Compulsory Splurge: Thai Cooking Class at the World Renown Blue Elephant
Oh my goodness, where to begin…once again, although I’ve “hand journalled” in my blogging absence, it seems somewhat futile to try and recount experiences so many days after they took place and now that I’m back home. Much of the below was transcribed in real time. It’s not entirely that I was being lazy in sharing via blog (maybe a little), but every time it seemed I sat down to write, my mini keyboard that I recently bought to travel with me and the new inherited iPad decided that it didn’t want to work! And typing extensively on the iPad just isn’t worth it.
So, back to the Blue Elephant. This cooking class was my splurge, and it was SO worth it. The Blue Elephant started as a restaurant 33 years ago when a Thai woman married a Belgian man and wanted to share the phenomenal cuisine of her culture with the rest of the civilized world. Thank goodness she did! They now boast cooking schools in both Bangkok and Phuket as well as restaurants all over the world. Unfortunately, they’ve yet to open one in the U.S. I think Seattle would be an ideal first. I’ll see what can be done about that…
I decided to join the morning cooking class as it included a market tour (oh heck yea!). I’d had so many questions roaming the Kathu market, not only about so many of the fruits and veggies and meats I’ve never seen before, but also about the industry and trade of the market vendors. Surely there are stories lingering in every stall.
Upon entering the beautiful restored governor’s mansion where the new Blue Elephant Phuket has recently opened, I was greeted by Charles, Tony, Kim, and Chantelle. Tony offered me a drink (coffee please!), and I sat down to chat with him, Kim, and Chantelle. Kim says he is pleased to hear I’m from Seattle and that he is proud of us for voting to legalize gay marriage and marijuana. “Our pleasure!”, I offered. Kim, Chantelle, and I chatted about global politics and cuisine for a bit and started brainstorming whether or not we had access to Thai ingredients in our respective countries. Chantelle is a beautiful, middle-age French chef who owned a restaurant in rural France (not sure which town), but she’s now retired and living on the coast of Spain. Kim, I later found out, is the general manager and also the son of the Blue Elephant founders and (I assume the son of chef Mrs. Nooror Somany Steppe). Kim was pleased to hear about Uwajimaya Market and the fact that we have access to such a broad array of Asian ingredients in Seattle. He also seemed amused with my (completely lacking) attempt at speaking some French. Chantelle’s English was exquisite, but we sometimes met in the middle with the French & English, occasionally repeating words in both our languages.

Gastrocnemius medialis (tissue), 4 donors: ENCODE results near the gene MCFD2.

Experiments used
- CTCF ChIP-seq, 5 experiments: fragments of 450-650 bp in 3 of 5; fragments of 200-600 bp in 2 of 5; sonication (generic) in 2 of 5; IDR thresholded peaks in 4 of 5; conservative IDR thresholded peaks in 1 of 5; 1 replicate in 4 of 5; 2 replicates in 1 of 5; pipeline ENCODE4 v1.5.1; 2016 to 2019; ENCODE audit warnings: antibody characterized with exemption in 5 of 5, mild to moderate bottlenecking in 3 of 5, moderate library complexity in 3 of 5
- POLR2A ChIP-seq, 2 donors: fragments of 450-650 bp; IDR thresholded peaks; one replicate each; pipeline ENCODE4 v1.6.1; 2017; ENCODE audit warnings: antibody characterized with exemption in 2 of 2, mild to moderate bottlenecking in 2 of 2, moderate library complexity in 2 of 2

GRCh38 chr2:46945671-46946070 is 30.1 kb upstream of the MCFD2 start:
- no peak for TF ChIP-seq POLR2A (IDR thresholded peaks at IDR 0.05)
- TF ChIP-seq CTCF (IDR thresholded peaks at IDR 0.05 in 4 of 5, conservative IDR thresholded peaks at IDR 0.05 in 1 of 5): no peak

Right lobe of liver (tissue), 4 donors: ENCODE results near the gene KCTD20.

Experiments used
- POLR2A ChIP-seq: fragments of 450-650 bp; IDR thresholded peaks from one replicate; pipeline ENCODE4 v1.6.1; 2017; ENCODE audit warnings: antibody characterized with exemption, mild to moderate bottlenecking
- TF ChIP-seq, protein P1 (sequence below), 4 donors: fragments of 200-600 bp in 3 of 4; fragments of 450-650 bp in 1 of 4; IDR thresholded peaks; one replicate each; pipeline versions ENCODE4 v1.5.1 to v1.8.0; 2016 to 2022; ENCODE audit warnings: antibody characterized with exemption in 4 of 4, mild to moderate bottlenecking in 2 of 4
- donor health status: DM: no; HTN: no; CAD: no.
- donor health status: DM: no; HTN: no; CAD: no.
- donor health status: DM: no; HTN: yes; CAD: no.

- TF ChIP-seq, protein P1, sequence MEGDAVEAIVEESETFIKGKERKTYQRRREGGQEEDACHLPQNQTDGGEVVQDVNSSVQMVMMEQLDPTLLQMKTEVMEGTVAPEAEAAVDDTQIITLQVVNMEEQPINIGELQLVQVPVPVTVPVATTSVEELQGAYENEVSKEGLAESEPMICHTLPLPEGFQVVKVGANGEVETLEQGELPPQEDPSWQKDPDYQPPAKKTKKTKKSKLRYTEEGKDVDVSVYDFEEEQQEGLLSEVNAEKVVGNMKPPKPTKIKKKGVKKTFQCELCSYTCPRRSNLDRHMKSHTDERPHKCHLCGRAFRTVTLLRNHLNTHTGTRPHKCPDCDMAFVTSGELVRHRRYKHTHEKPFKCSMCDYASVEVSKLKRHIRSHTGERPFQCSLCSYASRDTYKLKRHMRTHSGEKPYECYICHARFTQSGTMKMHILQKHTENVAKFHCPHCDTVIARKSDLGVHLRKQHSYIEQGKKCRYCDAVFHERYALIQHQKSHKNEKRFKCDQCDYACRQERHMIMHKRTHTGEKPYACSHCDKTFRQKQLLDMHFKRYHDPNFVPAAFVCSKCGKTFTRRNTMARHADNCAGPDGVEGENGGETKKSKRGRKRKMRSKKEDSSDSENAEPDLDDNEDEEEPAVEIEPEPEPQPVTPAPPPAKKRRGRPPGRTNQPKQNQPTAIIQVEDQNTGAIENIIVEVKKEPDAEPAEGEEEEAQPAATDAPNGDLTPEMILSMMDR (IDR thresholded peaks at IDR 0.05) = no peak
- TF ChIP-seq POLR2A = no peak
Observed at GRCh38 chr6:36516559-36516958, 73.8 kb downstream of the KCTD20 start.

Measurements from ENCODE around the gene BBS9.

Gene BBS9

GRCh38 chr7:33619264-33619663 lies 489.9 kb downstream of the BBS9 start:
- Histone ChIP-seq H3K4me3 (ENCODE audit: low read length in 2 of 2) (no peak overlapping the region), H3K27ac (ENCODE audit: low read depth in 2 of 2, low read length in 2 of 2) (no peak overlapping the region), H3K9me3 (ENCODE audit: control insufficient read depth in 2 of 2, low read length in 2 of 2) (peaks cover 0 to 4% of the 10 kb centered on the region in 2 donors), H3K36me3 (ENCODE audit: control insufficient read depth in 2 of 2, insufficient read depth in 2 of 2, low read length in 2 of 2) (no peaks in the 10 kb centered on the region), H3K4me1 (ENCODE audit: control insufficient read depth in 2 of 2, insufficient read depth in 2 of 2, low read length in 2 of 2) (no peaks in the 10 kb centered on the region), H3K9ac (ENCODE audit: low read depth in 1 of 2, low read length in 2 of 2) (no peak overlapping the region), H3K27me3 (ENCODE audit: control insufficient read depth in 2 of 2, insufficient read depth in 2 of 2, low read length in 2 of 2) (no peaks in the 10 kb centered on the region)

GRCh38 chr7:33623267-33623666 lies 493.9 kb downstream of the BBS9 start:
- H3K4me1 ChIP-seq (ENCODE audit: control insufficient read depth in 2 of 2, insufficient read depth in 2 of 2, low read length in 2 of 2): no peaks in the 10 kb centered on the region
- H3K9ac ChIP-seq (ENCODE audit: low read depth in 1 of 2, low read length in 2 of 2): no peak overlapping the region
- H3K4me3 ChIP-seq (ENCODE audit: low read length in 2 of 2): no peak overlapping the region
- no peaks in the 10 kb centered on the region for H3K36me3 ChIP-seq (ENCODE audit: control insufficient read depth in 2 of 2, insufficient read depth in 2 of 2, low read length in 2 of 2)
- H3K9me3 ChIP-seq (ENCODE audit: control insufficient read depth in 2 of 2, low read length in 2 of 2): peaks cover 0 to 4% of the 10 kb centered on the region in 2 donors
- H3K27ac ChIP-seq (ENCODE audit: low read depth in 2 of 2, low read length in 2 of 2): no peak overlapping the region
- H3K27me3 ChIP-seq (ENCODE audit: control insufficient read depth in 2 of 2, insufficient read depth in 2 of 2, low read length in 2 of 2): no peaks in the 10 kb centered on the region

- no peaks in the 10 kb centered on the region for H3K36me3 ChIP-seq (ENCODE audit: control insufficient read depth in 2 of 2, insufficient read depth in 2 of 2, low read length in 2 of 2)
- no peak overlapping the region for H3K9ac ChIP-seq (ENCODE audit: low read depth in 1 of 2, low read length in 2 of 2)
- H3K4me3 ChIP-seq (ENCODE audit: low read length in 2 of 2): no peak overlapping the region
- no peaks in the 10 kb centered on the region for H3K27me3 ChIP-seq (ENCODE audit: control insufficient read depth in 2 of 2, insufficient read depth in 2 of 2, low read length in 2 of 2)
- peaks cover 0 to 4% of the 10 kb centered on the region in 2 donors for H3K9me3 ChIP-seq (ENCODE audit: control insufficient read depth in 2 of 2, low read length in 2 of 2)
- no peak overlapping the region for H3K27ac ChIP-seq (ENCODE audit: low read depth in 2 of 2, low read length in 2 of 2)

The head chef Charles then left us with Tony to take our tour of the Phuket Market. Oh my gosh. I was in heaven. Really, I was having this surreal sort of daydream that I was a chef for a day, off with my colleagues to pick the best ingredients to inspire our evening menu. Tony is half Thai, half American, and guess what?! He was born in Texas, too. He also went to NYU for film school before returning to Thailand and attending the prestigious Le Cordon Bleu in Bangkok. With film and culinary degrees, Tony said he feels he now has the flexibility to explore and travel and pursue his primary passion- photography. He’s a witty, well-rounded and talented guy, and I was excited to have a peer (and Thai culinary expert) who could handle my incessant questions- and random sense of humor.
Rather than talk through all the ingredients we learned about at the market, here’s a general overview of the ones we discussed:
Chilis- there are many varieties. I love the Bird’s eye chili. Often when you sit down to eat, the table will have an assortment of “condiments” including chopped Bird’s Eye Chili, vinegar, sugar, and a shrimp paste or fish sauce.
Coriander- we call it cilantro. TomAtoes Tomatoes.
Curry powder- So I didn’t realize this, but Thai curries are usually always made with fresh pastes rather than curry powder! There’s red, yellow, and green. Green is the hottest and also usually the sweetest since more sugar is used to cut the heat.
Durian fruit- it stinks to high heaven, but if you can get past that, tastes quite delicious. That is, if you can also get past the fact that the consistency is a mix between hard-boiled egg yolk and an artichoke heart.
Kaffir lime leaves- used in all sorts of Thai soups and curries. Either cooked whole or finely chopped. These are something like $14/lb where I’ve seen them sold in the States! I was mesmerized to watch Tony chop these things into oblivion.
Morning glory- this is the Thai equivalent of spinach. Generally served raw and often in soups.
Lemongrass- oh divine! This herb is chopped finely and used extensively in many Thai dishes- curries, spicy soups, and salads. The owner of the yoga studio Kwan makes lemongrass candles for mass export, and they phenomenal!
Banana flowers- eaten often in chip form. They’re very good for breastfeeding mothers.